Separate names with a comma.
Discussion in 'Current Events' started by Phil Of Mac, Oct 23, 2003.
Why? Because among the youth of Quebec, "LaCrosse" is a slang term for masturbation.
Makes sense. However the article quotes the problem with the Chevy Nova in Spanish speaking countries. Actually that is a false hood. People in spanish speaking counties do know the difference between "no va" (No Go) and "Nova" (A stellar explosion, or a fast stellar event). This instance keep being brought up, but I actually go to the university that used to be General Motors Institue, with many professors former GM employees, and they have to continualy remind people that the "Nova" controversy never happened.
Also, what combination of words in any language does not have a strange conotation?
And, can anyone explain to me why the Geo/Chevy Metro is called the Pontiac Firefly in Canada??
A chevy/geo metro was NEVER a GM car. It was a rebadged Suzuki Swift.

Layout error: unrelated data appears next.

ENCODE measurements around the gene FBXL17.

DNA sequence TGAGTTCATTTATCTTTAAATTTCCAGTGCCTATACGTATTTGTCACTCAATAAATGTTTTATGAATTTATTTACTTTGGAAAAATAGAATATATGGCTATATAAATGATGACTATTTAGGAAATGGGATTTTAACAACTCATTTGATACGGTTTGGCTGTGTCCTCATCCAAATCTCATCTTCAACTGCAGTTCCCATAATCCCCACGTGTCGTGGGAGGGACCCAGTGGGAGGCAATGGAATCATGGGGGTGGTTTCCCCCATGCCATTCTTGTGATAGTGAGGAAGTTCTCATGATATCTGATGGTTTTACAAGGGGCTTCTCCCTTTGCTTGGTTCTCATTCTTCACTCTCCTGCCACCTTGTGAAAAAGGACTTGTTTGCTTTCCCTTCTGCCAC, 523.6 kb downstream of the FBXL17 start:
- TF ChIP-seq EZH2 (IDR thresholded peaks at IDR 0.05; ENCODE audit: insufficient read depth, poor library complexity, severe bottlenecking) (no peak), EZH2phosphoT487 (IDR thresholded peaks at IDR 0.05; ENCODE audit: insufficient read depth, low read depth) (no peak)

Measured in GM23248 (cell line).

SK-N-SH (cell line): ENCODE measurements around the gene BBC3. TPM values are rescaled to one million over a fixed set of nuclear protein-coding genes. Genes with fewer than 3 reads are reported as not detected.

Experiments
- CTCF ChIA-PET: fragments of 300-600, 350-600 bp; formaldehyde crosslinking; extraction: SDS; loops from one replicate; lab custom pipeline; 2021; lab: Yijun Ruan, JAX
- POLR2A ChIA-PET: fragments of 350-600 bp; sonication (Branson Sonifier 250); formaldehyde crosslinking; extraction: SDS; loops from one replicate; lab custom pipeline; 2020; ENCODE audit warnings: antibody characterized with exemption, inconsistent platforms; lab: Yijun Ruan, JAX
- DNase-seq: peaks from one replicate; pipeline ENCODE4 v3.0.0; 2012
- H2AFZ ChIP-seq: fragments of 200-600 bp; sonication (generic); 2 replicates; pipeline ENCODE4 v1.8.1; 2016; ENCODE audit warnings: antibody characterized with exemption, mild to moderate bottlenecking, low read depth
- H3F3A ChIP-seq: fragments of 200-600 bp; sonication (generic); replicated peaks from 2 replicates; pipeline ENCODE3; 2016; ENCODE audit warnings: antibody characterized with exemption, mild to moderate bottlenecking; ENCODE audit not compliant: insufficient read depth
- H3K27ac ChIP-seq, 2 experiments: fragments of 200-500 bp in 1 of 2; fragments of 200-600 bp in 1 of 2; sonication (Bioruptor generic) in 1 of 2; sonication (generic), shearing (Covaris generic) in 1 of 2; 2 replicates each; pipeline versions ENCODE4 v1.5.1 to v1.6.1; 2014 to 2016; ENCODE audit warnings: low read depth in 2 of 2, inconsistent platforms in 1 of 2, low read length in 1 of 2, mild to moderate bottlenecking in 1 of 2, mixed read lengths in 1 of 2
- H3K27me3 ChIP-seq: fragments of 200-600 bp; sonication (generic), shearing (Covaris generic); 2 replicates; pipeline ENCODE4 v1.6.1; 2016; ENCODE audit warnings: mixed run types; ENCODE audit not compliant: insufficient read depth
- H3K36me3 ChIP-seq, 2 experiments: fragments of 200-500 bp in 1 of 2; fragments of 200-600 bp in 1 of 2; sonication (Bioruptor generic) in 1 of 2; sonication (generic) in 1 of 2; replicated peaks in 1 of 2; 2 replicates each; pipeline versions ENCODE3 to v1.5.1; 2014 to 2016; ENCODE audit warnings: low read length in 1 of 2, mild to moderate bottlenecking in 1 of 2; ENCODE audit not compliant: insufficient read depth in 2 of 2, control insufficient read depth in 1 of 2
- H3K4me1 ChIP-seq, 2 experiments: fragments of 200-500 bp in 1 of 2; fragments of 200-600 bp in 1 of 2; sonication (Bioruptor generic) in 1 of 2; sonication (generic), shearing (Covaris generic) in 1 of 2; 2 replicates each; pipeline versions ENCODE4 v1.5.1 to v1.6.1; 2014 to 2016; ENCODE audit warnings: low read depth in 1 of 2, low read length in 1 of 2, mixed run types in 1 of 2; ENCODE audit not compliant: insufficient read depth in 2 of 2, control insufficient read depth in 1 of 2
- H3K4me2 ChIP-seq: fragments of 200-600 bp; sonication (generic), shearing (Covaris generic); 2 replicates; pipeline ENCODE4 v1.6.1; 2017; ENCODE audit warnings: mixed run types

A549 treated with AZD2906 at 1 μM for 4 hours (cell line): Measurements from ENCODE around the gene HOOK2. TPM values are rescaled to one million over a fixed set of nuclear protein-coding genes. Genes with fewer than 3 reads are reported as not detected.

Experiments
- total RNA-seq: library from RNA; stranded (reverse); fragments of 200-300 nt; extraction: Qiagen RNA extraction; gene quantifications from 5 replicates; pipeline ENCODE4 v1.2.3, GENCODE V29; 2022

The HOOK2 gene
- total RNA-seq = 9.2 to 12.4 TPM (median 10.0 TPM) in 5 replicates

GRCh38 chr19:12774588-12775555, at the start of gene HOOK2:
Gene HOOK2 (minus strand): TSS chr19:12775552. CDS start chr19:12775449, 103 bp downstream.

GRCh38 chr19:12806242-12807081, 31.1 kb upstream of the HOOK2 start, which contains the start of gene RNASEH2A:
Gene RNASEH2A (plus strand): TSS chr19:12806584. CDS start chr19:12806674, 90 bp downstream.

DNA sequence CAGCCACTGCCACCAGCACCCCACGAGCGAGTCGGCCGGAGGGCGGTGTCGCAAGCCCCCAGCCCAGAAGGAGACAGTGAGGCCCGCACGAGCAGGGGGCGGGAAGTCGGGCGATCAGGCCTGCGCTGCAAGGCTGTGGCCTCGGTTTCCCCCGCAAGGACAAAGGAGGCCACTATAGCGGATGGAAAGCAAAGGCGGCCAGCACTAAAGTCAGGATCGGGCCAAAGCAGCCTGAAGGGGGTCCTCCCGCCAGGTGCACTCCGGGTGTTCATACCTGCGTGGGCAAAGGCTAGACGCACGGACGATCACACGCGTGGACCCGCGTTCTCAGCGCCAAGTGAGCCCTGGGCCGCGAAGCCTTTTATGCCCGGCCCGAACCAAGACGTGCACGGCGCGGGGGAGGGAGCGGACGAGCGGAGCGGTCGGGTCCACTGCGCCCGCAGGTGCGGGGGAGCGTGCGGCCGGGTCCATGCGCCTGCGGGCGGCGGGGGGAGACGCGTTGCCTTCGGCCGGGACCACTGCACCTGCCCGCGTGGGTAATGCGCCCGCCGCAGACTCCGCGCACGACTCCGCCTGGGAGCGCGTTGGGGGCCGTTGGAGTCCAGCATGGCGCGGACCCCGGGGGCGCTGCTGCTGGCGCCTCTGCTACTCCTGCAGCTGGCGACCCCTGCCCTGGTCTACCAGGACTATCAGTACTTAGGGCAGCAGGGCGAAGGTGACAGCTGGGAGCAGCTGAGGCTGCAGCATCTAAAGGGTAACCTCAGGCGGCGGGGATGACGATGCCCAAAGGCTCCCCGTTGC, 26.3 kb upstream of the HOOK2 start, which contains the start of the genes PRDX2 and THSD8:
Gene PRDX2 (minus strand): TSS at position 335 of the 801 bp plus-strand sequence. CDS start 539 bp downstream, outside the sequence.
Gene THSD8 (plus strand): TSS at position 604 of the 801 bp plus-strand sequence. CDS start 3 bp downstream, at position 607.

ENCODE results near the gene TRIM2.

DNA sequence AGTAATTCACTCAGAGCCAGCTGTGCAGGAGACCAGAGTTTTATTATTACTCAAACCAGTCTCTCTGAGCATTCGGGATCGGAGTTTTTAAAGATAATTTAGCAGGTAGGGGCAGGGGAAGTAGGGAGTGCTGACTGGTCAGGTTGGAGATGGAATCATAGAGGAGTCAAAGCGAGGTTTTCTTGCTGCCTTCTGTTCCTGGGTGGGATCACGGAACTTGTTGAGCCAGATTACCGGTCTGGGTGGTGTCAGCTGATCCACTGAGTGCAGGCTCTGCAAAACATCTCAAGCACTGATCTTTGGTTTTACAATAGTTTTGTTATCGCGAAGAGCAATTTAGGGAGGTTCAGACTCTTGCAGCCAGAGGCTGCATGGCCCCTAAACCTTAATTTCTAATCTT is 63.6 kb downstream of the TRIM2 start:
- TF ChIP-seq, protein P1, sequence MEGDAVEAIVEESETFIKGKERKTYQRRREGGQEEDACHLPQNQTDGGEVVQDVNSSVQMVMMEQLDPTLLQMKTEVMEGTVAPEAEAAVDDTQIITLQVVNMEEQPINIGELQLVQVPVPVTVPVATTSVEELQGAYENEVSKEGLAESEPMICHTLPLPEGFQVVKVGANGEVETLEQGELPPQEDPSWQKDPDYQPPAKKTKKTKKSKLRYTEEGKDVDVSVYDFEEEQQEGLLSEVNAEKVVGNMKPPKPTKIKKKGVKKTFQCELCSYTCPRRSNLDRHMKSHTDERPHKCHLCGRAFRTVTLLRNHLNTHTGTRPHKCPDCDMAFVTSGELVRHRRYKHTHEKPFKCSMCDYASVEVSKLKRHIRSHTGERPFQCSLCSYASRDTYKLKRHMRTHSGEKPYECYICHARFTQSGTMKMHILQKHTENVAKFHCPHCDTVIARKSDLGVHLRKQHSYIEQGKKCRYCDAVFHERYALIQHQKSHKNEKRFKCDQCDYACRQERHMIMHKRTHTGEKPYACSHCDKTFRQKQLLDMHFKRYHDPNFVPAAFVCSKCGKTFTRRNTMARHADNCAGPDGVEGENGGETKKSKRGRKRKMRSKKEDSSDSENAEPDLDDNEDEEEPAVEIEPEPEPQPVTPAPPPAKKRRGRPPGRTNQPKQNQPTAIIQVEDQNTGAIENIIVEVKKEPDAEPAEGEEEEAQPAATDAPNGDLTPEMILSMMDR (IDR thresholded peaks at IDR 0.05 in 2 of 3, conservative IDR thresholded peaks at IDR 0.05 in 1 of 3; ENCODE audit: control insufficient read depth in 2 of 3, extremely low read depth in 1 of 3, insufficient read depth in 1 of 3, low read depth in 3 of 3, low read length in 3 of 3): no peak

About Firefly. I wouldn't want to drive something called a firefly. Fire and fly are words i'd never want associated with a car.
It was, however, sold by the Chevrolet division of GM under the Geo brand.
Re: GM Renames Buick LaCrosse in Canada
Hmm, and I played lax in highschool and college.
I wonder if they're thinking of renaming La Crosse, Wisconsin
I always thought the purpose of auto advertising was to show how cars are phallic symbols. So what's the problem?
Re: Re: GM Renames Buick LaCrosse in Canada
They certainly haven't renamed Intercourse, Pennsylvania, in Amish country. I think there is more business there than in Bird-in-Hand, PA but I don't think it's because of the name.
If Generic Motors can get anyone younger than 40 to buy their Buick vehicles, I would be surprised. They've been using Tiger Woods to draw the younger closer, but so far, it hasn't worked.
I read that article in the paper this morning and had a good laugh. I remember a few friends from Montreal who taught me some fracophone slang along the same lines complete with a hand gesture known as "The Quebec stranger" ... but it doesn't translate very well to the written word.